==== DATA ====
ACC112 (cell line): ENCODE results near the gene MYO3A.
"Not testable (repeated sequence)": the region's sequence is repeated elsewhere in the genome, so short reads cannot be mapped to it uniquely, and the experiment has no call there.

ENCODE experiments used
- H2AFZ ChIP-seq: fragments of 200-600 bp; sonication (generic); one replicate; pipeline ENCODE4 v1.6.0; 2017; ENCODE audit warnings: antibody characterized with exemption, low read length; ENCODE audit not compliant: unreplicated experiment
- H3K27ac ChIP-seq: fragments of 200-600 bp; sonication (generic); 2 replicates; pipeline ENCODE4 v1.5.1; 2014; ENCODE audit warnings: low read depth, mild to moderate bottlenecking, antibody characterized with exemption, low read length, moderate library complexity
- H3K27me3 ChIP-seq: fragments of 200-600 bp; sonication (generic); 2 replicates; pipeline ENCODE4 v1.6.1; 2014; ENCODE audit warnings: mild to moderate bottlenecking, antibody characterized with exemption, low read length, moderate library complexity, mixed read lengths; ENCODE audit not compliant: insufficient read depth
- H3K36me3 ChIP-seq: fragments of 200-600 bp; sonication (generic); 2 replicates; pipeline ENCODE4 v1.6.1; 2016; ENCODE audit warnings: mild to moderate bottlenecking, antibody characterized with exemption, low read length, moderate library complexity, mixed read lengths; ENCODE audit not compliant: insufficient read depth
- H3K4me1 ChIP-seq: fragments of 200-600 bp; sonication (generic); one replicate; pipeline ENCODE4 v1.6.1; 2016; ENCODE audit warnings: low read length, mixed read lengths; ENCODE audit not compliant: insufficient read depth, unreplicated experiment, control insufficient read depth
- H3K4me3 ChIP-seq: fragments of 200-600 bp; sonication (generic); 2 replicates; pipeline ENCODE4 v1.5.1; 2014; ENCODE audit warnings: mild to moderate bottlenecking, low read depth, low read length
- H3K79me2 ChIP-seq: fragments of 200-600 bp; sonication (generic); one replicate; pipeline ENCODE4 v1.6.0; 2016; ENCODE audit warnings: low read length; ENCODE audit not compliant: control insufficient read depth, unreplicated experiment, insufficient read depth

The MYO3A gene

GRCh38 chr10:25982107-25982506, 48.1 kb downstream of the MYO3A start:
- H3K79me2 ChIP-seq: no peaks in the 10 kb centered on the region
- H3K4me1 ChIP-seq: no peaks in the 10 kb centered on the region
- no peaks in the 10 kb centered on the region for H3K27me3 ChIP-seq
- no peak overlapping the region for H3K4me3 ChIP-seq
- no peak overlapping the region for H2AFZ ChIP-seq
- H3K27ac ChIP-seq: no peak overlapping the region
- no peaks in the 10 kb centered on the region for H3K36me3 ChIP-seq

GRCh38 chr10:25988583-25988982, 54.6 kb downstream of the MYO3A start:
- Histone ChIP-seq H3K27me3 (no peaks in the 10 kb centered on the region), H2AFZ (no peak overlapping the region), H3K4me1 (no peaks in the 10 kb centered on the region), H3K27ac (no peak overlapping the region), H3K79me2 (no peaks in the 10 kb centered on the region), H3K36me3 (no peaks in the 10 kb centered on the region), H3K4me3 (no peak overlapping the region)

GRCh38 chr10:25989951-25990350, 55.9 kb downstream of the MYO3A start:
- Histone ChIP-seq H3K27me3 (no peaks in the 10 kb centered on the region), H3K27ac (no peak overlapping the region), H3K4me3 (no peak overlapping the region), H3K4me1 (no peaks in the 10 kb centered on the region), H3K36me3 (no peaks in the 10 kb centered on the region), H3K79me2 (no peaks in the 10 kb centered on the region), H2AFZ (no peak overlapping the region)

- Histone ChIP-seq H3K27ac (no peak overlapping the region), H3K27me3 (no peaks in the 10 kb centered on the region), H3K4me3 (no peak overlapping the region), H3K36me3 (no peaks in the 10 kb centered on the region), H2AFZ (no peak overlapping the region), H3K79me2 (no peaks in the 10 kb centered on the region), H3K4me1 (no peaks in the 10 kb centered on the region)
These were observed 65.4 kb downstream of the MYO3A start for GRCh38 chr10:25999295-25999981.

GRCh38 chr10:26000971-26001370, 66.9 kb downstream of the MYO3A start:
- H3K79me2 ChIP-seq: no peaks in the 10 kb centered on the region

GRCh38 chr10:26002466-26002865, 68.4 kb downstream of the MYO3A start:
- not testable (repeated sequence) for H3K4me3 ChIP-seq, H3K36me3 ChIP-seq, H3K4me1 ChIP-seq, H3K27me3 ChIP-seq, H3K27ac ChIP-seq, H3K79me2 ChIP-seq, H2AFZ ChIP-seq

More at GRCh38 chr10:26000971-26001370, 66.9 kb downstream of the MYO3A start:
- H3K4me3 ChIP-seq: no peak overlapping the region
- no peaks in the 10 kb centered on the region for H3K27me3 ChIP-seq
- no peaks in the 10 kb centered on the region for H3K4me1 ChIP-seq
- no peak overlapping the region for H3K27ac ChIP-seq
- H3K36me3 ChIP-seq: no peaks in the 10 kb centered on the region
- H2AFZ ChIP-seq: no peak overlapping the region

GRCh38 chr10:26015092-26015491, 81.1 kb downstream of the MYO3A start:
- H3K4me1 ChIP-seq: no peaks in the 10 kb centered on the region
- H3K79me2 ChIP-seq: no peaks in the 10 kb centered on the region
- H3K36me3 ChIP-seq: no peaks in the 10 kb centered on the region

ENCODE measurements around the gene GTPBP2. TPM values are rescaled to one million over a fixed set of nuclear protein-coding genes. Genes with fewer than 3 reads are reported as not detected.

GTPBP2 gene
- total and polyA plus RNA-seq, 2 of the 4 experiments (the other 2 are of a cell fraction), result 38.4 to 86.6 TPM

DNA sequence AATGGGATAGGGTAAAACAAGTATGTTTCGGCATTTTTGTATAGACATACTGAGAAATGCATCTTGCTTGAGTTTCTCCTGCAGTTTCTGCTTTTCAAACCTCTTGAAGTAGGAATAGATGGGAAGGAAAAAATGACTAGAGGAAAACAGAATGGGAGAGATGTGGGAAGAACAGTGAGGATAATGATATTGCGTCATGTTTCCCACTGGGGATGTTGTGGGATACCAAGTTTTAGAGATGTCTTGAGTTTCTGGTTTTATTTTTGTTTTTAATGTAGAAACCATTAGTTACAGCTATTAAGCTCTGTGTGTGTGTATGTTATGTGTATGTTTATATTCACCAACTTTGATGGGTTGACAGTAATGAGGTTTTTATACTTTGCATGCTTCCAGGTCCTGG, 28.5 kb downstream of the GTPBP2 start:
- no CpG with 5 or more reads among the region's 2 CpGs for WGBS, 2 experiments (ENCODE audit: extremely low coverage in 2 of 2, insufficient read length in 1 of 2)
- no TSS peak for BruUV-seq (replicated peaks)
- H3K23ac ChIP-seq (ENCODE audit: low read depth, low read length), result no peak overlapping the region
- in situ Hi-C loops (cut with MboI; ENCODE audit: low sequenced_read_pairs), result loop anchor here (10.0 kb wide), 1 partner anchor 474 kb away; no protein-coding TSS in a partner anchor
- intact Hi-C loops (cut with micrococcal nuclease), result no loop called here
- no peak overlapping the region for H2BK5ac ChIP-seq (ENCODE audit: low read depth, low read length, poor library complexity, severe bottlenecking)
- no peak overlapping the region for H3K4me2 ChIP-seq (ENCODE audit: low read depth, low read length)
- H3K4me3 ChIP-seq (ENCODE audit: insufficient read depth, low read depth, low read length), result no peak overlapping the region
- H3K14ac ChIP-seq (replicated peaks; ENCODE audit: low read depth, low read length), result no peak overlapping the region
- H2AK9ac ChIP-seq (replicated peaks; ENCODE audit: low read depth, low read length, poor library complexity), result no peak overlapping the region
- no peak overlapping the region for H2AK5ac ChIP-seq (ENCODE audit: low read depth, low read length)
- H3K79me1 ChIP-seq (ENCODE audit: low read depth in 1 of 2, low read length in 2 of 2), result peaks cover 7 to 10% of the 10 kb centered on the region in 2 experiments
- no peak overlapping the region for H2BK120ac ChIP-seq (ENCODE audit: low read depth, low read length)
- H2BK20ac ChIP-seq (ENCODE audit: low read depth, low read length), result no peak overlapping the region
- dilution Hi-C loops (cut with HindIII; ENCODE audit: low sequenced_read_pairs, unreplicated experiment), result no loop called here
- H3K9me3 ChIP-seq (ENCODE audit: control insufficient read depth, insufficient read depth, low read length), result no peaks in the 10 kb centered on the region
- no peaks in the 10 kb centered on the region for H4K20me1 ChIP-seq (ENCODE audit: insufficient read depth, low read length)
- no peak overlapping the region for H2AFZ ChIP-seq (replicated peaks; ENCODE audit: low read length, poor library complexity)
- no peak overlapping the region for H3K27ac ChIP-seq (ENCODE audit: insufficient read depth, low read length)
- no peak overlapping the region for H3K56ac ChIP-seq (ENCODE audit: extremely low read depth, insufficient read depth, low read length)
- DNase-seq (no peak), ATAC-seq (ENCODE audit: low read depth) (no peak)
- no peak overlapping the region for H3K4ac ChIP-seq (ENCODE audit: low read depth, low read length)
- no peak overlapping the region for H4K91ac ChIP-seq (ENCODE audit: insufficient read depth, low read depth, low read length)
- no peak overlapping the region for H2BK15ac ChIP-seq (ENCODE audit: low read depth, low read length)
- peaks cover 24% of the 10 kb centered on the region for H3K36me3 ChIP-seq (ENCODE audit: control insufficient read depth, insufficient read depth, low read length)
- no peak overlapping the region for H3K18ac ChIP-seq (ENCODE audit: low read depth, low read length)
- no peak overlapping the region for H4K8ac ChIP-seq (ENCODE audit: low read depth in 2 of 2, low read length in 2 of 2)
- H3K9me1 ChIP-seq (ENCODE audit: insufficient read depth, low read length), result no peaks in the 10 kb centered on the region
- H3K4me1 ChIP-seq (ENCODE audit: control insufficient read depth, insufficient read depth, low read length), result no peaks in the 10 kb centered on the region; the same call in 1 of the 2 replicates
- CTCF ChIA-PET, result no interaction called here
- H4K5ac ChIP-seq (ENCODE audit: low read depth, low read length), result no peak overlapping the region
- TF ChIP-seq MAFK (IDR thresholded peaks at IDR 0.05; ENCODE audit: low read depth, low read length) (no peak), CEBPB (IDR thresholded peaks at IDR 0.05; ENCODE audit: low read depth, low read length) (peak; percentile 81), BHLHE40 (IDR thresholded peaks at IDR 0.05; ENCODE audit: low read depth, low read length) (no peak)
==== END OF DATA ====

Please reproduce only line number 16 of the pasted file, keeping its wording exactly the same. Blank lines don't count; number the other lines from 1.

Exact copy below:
- no peak overlapping the region for H3K4me3 ChIP-seq